[Ambassador Hill] Again our military is in Iraq on the basis of the Security Agreement, that is a legal basis for our military to be there; and when that Security Agreement ends our forces will be out of Iraq. That all I can say about that issue because that is all I know about that.
[Asharq Al-Awsat] How do you see the American Legacy in Iraq seven years after the invasion?
[Ambassador Hill] It has been a very difficult 7 years since the invasion but I do believe that Iraq is moving in a better direction. I do believe that we have an emerging democracy in the Middle East, a democracy that I think the Middle East should do its best to welcome and to nurture. I believe that we have created or – I should say – helped to create with mutual efforts working with the Iraqis, to get rid of Saddam Hussein, created potential for a very stable, very economical, prosperous element in the Middle East which no one in the Middle East needs fear. A stable, prosperous and democratic Iraq is an element for peace in the Middle East rather than an unstable, undemocratic and unprosperous Iraq which is what was under Saddam Hussein. Iraq needs to overcome its legacy of isolation especially from other Arab states and so we helped all other Arab States to understand that the way to counter Iranian influence is not to stay away from Iraq but rather to come to Iraq and to extend a hand of friendship and work with the Iraqis and make it clear that Iraq’s future lies in proper integration in the region and in the world.
[Asharq Al-Awsat] A recent report has claimed that America leaves Iraq with a legacy of toxic waste because of the dumping of material from the American bases some of which is toxic. What is your reaction to this?
[Ambassador Hill] Anytime you have military bases- and we have had some 500 of them in Iraq- Anytime you have this great number of military bases, there is a certain amount of so-called toxic waste. Our forces have a lot of experience dealing with this as we turn the bases over to the host government whether it is in Germany or Korea or anywhere else, and now in Iraq. We need to make sure that the toxic materials are dealt with properly and if there are reports that they are not we follow up and make sure that they are. We have a great commitment to leave places the way we found them. We understand that commitment, and we continue to follow that.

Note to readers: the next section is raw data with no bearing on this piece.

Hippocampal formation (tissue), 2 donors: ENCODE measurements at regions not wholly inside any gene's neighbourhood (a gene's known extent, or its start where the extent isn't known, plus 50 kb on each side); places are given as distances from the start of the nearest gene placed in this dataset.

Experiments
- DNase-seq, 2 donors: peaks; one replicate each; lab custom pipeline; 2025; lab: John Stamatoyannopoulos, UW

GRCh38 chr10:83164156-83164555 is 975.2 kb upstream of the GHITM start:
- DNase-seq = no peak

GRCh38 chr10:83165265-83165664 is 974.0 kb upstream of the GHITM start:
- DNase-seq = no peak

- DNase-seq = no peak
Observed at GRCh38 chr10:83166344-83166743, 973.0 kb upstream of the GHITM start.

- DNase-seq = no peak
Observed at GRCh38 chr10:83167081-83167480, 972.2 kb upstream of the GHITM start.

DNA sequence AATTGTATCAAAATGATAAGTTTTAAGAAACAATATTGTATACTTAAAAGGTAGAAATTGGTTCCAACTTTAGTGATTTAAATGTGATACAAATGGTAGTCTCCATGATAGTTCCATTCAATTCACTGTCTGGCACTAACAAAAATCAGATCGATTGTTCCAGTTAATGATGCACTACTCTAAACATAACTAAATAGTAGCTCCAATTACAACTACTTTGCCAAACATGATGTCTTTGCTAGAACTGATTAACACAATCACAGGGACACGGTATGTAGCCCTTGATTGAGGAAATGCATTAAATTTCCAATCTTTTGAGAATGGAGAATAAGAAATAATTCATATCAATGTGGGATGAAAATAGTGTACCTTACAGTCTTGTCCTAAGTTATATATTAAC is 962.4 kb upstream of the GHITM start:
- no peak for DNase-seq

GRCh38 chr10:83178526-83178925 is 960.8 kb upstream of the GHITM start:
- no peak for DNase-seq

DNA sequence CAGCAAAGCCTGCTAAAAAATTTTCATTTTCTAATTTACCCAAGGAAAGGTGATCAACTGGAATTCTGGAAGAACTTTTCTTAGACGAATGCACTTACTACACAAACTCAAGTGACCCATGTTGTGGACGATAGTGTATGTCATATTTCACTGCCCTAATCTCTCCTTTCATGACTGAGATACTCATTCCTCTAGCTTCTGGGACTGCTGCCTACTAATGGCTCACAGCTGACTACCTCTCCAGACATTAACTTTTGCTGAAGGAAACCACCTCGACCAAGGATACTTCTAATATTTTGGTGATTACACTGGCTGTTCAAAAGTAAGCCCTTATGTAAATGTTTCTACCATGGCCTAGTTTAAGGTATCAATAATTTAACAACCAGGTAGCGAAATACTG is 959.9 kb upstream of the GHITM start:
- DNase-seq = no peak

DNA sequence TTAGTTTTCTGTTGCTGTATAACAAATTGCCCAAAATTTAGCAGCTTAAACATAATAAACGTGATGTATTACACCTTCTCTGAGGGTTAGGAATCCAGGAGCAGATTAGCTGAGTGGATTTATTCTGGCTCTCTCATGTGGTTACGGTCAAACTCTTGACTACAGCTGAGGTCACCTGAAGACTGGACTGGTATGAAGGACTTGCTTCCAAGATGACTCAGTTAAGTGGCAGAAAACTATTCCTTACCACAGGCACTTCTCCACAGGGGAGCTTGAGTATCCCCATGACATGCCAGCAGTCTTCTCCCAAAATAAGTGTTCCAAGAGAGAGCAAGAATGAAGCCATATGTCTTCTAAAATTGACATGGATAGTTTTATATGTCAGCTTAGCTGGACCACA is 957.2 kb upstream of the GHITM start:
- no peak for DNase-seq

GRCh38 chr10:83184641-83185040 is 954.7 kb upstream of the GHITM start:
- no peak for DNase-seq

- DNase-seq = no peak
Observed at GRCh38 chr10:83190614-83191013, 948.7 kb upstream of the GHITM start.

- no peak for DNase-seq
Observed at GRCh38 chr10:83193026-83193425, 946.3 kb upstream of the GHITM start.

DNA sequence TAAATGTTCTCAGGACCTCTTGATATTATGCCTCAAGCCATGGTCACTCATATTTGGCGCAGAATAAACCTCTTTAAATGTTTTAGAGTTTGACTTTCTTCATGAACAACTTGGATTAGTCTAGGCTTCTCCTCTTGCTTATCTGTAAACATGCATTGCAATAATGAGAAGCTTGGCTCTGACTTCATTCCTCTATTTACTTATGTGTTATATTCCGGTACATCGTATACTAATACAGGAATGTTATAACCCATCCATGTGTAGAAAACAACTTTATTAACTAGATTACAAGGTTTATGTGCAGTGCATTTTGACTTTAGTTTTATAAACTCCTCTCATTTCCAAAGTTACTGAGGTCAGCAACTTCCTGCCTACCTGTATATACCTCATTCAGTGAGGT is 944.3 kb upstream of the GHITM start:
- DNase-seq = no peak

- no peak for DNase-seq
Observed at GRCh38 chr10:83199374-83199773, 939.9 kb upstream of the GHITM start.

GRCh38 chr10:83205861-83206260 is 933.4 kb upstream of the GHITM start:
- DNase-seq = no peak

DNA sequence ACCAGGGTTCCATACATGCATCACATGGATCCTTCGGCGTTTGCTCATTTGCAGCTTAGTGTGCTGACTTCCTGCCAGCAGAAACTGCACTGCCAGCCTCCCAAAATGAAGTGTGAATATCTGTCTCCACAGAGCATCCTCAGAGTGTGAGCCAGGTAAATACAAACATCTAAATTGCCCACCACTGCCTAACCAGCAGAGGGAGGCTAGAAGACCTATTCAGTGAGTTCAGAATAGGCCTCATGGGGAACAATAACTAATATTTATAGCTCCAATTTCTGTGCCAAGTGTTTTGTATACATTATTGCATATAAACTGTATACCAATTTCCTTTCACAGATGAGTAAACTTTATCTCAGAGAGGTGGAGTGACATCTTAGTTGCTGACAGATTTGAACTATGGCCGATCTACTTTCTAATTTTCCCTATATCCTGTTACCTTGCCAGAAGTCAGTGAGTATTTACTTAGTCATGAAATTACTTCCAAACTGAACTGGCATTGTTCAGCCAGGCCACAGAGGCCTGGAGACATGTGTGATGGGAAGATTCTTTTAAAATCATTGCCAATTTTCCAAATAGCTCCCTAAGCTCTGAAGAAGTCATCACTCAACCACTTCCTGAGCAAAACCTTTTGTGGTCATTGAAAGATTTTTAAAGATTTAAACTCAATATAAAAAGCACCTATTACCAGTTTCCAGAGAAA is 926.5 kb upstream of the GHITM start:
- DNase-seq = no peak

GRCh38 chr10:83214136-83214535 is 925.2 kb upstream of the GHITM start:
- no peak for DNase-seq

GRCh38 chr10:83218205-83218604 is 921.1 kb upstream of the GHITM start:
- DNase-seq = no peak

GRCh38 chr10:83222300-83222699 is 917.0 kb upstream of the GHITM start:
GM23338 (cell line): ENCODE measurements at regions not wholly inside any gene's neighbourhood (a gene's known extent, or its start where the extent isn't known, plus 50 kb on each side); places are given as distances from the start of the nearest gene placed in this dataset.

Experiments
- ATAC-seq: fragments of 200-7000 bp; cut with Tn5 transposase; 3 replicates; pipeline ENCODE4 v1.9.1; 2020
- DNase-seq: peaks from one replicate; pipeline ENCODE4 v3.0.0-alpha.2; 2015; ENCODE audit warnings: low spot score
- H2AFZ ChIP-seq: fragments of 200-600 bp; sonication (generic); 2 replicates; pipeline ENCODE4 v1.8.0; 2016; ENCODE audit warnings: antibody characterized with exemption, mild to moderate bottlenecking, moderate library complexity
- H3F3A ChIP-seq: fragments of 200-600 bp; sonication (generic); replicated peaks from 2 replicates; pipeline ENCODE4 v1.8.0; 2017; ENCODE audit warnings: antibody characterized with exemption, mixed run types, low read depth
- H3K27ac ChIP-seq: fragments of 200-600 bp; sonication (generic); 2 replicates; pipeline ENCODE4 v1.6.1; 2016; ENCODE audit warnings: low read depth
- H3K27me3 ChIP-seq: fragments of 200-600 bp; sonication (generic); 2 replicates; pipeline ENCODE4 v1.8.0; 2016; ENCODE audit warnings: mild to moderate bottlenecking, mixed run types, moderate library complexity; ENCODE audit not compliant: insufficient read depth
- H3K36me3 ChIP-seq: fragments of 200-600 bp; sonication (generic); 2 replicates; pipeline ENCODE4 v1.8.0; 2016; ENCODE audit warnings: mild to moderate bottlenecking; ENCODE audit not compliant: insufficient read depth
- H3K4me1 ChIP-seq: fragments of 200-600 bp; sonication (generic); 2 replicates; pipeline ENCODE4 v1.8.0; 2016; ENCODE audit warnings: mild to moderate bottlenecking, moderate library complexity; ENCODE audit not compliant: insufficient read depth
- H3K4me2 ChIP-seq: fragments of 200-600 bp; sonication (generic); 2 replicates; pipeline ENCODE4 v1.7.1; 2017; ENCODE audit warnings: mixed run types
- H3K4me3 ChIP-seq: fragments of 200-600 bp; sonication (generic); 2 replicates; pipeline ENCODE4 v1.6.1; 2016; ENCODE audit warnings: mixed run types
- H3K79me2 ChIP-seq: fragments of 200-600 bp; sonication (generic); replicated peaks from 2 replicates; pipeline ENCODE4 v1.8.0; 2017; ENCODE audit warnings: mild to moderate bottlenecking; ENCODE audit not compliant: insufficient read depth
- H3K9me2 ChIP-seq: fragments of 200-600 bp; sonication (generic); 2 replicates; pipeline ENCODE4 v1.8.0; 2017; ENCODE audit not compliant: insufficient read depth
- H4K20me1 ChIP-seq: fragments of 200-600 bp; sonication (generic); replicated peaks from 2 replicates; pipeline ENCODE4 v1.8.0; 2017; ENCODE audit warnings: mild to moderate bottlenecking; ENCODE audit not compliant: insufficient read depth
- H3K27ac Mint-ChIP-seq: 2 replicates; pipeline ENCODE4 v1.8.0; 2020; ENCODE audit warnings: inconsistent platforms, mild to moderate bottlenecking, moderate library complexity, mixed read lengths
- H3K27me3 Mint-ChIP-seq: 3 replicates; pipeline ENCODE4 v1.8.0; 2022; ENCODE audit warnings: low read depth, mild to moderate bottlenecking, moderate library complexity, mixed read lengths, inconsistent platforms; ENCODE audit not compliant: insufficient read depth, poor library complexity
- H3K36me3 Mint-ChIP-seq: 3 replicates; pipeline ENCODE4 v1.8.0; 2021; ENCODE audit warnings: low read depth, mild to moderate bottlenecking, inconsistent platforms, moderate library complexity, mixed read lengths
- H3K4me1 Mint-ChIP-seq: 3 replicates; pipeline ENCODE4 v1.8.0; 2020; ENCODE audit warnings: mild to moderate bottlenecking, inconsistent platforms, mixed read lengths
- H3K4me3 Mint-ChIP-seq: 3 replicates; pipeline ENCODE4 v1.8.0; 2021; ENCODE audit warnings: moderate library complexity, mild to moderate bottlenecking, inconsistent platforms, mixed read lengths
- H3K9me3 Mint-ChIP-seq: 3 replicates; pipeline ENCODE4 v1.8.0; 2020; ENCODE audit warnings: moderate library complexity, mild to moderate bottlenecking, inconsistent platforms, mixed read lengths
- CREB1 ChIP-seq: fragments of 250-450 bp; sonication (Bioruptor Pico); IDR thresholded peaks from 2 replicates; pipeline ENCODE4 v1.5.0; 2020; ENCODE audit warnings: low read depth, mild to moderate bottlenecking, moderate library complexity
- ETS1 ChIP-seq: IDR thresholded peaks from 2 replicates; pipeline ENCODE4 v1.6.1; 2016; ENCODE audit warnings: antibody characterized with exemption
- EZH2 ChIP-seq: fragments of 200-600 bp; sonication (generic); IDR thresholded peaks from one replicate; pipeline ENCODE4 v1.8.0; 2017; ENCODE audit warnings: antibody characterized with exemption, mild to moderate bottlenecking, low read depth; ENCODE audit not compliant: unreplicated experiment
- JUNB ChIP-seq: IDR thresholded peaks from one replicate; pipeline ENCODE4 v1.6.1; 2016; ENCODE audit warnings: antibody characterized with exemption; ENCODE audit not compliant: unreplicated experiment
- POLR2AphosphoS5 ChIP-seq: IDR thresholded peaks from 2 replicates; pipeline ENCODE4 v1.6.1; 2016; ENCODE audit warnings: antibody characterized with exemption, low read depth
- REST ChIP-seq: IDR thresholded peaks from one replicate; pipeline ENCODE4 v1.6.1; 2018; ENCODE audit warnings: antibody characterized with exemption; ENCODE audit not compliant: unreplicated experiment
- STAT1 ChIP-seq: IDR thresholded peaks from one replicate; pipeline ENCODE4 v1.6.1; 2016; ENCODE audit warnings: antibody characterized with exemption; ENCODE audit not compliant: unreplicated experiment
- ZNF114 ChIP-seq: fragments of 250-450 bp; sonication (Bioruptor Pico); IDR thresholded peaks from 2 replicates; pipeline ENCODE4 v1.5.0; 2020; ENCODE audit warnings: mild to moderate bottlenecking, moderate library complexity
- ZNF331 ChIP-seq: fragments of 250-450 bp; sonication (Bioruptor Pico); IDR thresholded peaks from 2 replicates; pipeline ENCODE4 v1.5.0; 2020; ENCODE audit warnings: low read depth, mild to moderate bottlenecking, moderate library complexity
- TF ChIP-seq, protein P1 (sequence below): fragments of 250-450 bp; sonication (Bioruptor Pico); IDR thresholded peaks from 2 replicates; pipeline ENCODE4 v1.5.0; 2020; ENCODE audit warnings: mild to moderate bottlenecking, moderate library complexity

[Asharq Al-Awsat] You said in a previous interview that the best days in Iraq are yet to come. When?
[Ambassador Hill] Inshallah, I think Iraq has had a very troubled history. There is no question about that, and I think Iraq has been behest by dictatorship and terrorism and isolation. So I think we have the capacity now to deal with all the three of those problems, and to really usher in a new era. Indeed, I do believe that the best is yet to come but I think to some extent it will depend on the choices that we make, and the choices that Iraq’s neighbors make in terms of welcoming Iraq into the region and ensuring that Iraq is not again isolated. You know not unlike in the life of an individual when you isolate a person then that person will sometimes behave even worse than that person did before. So I think it is very important for the countries in the region to extend a hand to Iraq, and I believe we can be part of that process in whether they understand that Iraq is not a threat to its Arab neighbors
[Asharq Al-Awsat] The analogy you have just used about isolating somebody and how that somebody might act in an even worst way than before, could this be said about isolating Iran?
[Ambassador Hill] Iranians have had many years to deal with the international community’s concerns about its nuclear programs and for whatever reason they have chosen to ignore the international community. The countries that have agreed on these sanctions have not agreed on them lightly. They were very carefully thought through and very carefully discussed over many years. So this is a matter for the Iranians to understand what they need to do.
[Asharq Al-Awsat] You are leaving your post after just 14 months. What is the reason? Is it dissatisfaction with the situation in Baghdad or do you have policy differences with Washington?
[Ambassador Hill] I arrived in Baghdad in April 2009 and my tour of duty was for one year from that date. I chose to stay longer than one year, extending my service in Baghdad through the end of the summer 2010.
I look forward to close cooperation with my successor to ensure a smooth turnover at the U.S. Embassy, emphasizing continuation of America’s commitment to a long-term relationship with Iraq based on mutual respect, promotion of democracy, prosperity, and security in Iraq, and furthering our common goal of stability throughout the region.